Hey there, time traveller!
This article was published 17/4/2009 (2574 days ago), so information in it may no longer be current.
STEINBACH -- One former NHLer will get his chance here today, but it's the one who has been denied that's perhaps the most interesting storyline.
Russell's Theoren Fleury, who spent his winter shuttling between Calgary and Steinbach in a bid to win an Allan Cup, saw all that time and effort extinguished last night as his North Stars club fell 4-2 in the semifinals the South East Prairie Thunder.
The result is a dejected Fleury will have to watch today as Grunthal's Thunder take on Brent Sutter's Bentley Generals in the final of the Allan Cup, the 101-year-old symbol of senior hockey supremacy in Canada.
Fleury, who reprised his role as agitator last night in what ultimately proved to be a failed bid to get a disciplined Thunder squad off their game, said late last night he had no regrets about his Allan Cup run this year.
"It was fun to play, it was fun to compete again and it was great to play in front of sold-out buildings," said Fleury, a Stanley Cup champion and Olympic gold medallist. "The tournament was a success and I can take a lot from that -- that I was here and people came out to watch me play. It was a lot of fun."
And intense, particularly after the second period last night when Fleury first called out the entire South East team and then, on his way off the ice, took a couple steps into the stands to yell at some spectators
Fleury was philosophical in defeat.
"I've been fortunate to have a lot of winning experiences... I'm OK with it, I'll move on and look forward to the next opportunity."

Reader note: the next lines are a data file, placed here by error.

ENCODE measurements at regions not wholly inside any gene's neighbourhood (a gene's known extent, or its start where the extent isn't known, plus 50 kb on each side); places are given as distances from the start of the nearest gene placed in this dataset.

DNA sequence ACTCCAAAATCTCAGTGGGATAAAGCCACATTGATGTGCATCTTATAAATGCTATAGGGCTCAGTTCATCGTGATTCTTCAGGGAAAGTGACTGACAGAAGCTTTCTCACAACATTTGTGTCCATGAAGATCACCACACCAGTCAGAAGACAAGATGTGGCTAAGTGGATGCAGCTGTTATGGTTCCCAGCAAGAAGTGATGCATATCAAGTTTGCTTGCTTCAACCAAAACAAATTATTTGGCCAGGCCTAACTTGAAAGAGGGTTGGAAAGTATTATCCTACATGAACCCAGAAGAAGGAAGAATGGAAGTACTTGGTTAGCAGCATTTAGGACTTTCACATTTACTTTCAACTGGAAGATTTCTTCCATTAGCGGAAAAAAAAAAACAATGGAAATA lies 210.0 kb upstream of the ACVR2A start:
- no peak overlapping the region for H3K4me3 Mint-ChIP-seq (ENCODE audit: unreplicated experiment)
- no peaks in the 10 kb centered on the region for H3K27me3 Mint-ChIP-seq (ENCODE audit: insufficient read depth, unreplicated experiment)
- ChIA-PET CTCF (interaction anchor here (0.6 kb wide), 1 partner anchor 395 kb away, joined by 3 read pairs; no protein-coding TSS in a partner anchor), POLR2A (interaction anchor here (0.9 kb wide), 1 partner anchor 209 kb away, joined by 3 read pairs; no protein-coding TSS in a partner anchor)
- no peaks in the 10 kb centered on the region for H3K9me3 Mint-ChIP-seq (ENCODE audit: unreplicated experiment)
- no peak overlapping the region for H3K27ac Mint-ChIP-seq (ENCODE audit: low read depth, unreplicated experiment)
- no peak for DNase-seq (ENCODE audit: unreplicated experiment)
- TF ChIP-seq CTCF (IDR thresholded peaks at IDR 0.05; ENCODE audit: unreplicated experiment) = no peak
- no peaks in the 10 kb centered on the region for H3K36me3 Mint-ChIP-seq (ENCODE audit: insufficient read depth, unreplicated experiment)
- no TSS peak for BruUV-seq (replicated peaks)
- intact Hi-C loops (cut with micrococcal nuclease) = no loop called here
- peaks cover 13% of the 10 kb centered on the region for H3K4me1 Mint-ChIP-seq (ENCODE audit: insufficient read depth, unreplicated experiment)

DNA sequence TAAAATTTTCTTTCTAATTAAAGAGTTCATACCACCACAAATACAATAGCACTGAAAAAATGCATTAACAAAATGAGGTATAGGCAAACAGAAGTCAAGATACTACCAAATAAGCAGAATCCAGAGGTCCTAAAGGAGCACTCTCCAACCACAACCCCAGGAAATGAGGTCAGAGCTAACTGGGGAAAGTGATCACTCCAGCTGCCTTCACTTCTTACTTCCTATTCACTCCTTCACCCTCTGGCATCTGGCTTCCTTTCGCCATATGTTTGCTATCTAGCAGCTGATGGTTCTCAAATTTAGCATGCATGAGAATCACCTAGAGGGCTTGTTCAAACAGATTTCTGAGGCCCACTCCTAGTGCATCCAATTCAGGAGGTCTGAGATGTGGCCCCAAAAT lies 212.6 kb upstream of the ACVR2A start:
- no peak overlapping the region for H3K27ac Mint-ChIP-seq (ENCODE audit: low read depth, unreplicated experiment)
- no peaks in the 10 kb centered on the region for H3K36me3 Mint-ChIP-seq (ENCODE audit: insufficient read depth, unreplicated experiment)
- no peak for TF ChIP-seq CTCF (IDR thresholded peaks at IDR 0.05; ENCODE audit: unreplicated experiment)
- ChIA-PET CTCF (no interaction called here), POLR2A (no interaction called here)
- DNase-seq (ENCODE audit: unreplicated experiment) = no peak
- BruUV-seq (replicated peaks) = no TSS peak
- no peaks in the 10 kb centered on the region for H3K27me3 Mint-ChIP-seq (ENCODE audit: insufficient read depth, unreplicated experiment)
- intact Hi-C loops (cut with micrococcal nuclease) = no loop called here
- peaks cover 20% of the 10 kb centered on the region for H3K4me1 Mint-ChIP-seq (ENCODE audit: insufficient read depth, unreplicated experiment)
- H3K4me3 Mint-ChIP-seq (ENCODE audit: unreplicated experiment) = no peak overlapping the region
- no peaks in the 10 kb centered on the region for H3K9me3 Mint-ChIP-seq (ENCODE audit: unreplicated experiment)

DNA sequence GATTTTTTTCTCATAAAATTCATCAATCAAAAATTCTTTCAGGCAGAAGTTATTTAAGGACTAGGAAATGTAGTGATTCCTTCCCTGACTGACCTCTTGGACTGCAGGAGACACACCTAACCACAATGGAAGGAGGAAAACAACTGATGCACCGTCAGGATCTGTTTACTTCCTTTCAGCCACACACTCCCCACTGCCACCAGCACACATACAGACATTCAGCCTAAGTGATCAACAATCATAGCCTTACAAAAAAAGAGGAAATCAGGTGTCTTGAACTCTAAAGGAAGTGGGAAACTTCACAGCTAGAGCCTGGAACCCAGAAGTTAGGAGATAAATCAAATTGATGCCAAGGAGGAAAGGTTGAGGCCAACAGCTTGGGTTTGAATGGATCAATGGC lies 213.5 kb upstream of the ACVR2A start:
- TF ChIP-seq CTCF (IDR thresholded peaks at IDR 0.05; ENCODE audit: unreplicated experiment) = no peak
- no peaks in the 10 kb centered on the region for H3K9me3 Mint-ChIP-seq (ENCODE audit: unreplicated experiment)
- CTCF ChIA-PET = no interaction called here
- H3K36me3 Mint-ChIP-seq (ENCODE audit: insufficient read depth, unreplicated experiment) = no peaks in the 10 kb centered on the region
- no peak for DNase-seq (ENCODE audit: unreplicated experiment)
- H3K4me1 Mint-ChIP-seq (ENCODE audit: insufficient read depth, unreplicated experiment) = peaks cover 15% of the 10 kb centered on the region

The next opportunity for the Thunder is the best opportunity they may ever get -- a chance to win it all this afternoon.
But to do that, they'll have to be even better today than they were last night to beat a Bentley team that has looked every bit a juggernaut.
But they've defied expectations this far and goalkeeper Brent Zelenewich -- who was spectacular once again last night, turning away 42 of 44 shots -- said they'll need to do it just one more time. "No one has had very high expectations of us, but we know in that room what we're capable of."
There's no question in anyone's mind here this week what the Generals are capable of.
Sutter's team is like the coach and his famous hockey family -- tough as nails, relentless, disciplined, a bit nasty and very, very passionate.
It's a team in Sutter's own image and it looks big and scary heading into the final having outscored their opponents 22-5 in three games at the Canadian senior hockey championship this week.
The Generals hammered Thunder Bay 8-1 in the semifinal last night to advance to today title game.
Today's final will be broadcast live on TSN-2 beginning at 3 p.m. and then tape-delayed at 11:30 p.m. on the full TSN network.
Sutter, the oldest of the six pro hockey playing brothers from Viking, Alta., has a rare opportunity to do something no one in his family has ever done before on a sheet of hockey ice, win the Allan Cup.
And that's saying something in a family that has won six Stanley Cups and played a combined total of more than 5,000 games in the NHL.
"When I was a little boy, winning an Allan Cup -- besides winning a Stanley Cup -- that was it," says Sutter, who ranches just 15 kilometres from the town of Bentley, near Red Deer. "The Allan Cup means a lot to me."